E: So there you go, I'll choose number two.

S: So you're all going to abandon our guest for this week. Well, all right, so--

P: With all due respect...

E: I have to make amends for last week for getting the question wrong. Getting-- choosing the wrong one.

S: Let's start with number one: The koala bears never drink. That is, in fact, true. They do get all of their fluid, all of their water from the eucalyptus leaves that they eat. So that one is true. That is an amazing but true animal fact. Number two-- now who said that number two is wrong?

E: I said that number two was wrong.

P: The three of us.

S: All three of you did. Number two was the reason why I used this theme for this week. Number two is correct.

P: What?!

B: Ten years?

S: Ten years, between three and ten years as sub-adults; they only land when they mature and it's time to breed.

E: How do they observe that?

S: The sooty tern. Some guy sat there--

E: Exactly right.

S: They tagged them.

E: They tagged them?

P: I want to see a ten-year video of that.


E: That's the only good enough proof, yes.

P: All right.

S: You're skeptical of that, are you? Number three, now, I always try to cut it close to the edge. Now certainly chimpanzees communicate with each other, and in the laboratory they have been taught sign language, but in the wild, they do not use written symbols to communicate with each other. Michael, you said that you thought that was true.

M: Yeah, I guess I didn't hear you say "in the wild". Did you say "in the wild"?

S: I did not say "in the wild". I did not say "in the wild".

M: Well, yeah, because Koko has communicated with symbols to Michael the gorilla in the lab using sign language; that's symbolic communication between two gorillas--

S: Well, actually I did say "written symbols". "Written symbols".

M: You didn't say "written". You just said "symbols".

S: No, I did say "written". But that's OK, that was a tough one. It was-- the devil is in the details. I do have "written" in front of me; I thought I read it, you know, word for word what I wrote down.

M: You started to say "written" and then you said "symbols" and maybe it just cut off in my phone, anyway, it's all right.

S: Maybe. OK. I know I'm dealing with a tough crowd here; I'm not going to get easy ones past you guys, so I always have to take it one sliver beyond--


E: Steve, I really like this exercise because it points out a lot of different things and the thing that strikes me the most is that three plausible things-- I mean, how are the average people on the street gonna know the difference, how do they tell the difference between what's real and what's not? Anything that they're fed by the media, people will absorb, and the majority of it just happens to be wrong.

S: Psychology experiments show that people believe anything they're told unless it contradicts something they already believe.

E: Correct.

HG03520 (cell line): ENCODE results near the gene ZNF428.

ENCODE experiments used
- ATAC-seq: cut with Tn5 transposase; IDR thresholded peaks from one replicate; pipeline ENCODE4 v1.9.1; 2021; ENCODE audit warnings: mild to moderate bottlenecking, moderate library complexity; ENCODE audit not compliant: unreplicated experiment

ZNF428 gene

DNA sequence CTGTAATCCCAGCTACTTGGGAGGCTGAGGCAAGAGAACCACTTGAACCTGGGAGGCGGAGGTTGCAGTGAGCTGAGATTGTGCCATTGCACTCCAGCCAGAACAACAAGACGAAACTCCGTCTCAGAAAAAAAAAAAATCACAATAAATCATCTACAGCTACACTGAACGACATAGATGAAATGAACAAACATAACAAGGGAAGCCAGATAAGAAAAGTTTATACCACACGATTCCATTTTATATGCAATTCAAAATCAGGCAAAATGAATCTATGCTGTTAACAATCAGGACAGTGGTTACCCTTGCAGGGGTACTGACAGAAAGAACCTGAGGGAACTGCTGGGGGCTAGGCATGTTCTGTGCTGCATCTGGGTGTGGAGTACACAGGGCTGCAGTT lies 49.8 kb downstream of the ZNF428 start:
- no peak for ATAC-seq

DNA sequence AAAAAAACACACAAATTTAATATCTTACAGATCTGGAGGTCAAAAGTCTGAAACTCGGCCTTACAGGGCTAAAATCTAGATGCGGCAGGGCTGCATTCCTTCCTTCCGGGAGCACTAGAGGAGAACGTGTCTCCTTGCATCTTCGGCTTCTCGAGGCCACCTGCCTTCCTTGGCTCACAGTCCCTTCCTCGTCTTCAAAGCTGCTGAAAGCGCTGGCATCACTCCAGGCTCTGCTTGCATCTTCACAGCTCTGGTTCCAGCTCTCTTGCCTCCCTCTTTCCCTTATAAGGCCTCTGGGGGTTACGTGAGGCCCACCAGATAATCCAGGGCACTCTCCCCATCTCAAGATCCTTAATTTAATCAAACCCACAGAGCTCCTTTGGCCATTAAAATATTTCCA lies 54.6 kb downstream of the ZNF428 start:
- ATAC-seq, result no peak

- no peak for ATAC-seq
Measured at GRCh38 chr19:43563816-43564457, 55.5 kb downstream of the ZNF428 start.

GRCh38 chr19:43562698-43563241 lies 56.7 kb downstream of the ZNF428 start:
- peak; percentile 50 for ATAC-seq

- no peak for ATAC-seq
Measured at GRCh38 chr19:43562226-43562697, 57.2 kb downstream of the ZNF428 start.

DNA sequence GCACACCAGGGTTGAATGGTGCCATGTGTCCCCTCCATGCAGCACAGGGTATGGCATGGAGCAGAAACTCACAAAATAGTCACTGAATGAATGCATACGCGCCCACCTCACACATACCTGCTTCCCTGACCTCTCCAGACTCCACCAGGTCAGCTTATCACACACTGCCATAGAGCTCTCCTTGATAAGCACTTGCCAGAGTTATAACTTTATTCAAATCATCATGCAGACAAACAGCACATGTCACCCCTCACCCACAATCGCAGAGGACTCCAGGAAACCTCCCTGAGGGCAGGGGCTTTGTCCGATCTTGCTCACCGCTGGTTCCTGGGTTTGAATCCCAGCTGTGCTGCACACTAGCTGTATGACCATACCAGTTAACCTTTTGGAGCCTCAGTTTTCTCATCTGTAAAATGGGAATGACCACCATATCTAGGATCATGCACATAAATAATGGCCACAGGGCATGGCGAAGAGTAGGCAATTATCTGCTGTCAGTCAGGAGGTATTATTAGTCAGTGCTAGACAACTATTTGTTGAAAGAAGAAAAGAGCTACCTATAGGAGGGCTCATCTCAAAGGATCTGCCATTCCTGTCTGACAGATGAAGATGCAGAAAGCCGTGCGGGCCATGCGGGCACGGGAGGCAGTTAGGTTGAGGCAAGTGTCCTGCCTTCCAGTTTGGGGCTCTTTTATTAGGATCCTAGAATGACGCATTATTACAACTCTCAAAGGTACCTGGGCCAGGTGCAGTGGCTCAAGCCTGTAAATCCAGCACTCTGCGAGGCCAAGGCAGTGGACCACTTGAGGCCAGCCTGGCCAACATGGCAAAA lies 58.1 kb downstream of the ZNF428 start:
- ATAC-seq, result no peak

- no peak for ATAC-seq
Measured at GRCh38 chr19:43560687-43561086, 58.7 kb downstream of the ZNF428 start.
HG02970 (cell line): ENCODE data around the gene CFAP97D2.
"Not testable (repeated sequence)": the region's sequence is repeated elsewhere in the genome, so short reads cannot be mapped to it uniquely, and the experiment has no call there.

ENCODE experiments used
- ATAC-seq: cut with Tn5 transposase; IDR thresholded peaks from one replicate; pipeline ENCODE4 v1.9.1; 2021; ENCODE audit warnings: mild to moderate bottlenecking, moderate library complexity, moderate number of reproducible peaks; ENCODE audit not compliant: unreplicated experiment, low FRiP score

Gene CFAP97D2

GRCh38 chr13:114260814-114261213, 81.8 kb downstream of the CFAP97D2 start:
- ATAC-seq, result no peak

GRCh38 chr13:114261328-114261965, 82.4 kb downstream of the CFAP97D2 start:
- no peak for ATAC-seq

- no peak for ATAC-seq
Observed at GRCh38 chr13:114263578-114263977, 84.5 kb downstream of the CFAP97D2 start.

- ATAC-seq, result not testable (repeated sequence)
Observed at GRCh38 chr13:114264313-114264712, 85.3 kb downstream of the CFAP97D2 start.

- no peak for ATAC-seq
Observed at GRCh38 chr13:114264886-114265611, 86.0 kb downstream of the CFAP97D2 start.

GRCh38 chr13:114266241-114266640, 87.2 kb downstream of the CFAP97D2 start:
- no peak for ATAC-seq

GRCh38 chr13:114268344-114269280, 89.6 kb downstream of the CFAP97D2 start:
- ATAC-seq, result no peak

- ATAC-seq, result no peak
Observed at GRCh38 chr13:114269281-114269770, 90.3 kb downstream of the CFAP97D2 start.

S: But number two is tough; I tell you, when I first heard it I didn't believe it. I had to really verify it before I would accept that one.

B: Ten years...

S: I knew that would be the one that would get you guys. I was shocked, shocked. But I guess-- you figure, once they can-- if they can stay aloft for a few days, you know, eat and sleep on the wing, then they can do it indefinitely, right? Once you get past that threshold of being able to fly asleep, I guess you could stay aloft forever.

B: Yeah, that's a big threshold.

S: It sounds dramatic, but once you think about it that way...

B: I wonder how they do it; I wonder if it's like dolphins that actually-- half their brain sleeps at a time. So they're like minimally awake but they are resting at least one hemisphere at a time of their brain. Maybe it's similar--

S: I don't know, that's a good question, what's the neurology of this. The other possibility would be that they have some sub-hemispheric, some primitive neurons in their brain stem that just turn on and enable them to hold tone in their wings and keep them aloft, even when they're not conscious, basically. That's an interesting question. So, I did get you guys, finally. Thanks for playing, Michael; thanks for being a good sport. So, you have just returned from--

M: Now, what if Jane Goodall's team observes this this week?

B: (laughs)

S: Right, right.

M: Written communication in the dirt out in the plains of Africa. Wouldn't you be surprised?

S: If they do, then on next week's show, I'm going to predict that some billionaire dies and leaves billions of dollars to the Skeptic's Society. That will be my next prediction.

B: And make it your only prediction.


Interview with Michael Shermer (10:00)[edit]

S: So, as I was saying, you just returned from a trip to the Galápagos Islands?

M: Yes.

S: Tell us about that; it sounds interesting.

M: Oh, well, there was a conference there: the world summit on evolution held on Cristóbal, which is the island that Darwin first landed on. So, they thought that would be an appropriate place to hold a conference on evolutionary theory. So they all had the big guys there, and since I was going to speak, Frank Sulloway and I decided we'd go ahead and put on a tour of, an 8-day tour of the islands and take all these scientists. So, that's it, just kind of a tour and lecture.

S: What did you talk about?

M: Oh, creationism and intelligent design theory. My usual stuff.

S: You-- at one point you debated the infamous Duane Gish. I think I believe I heard a recording of that debate. That's true, right?

M: (laughs) No, that's false. Sorry, you missed point number three. Yeah, I've debated Gish twice, actually.

S: Oh, was it twice? What do you think about that? 'Cause you know, the conventional wisdom among skeptics is that it's really pointless to debate creationists in an open forum.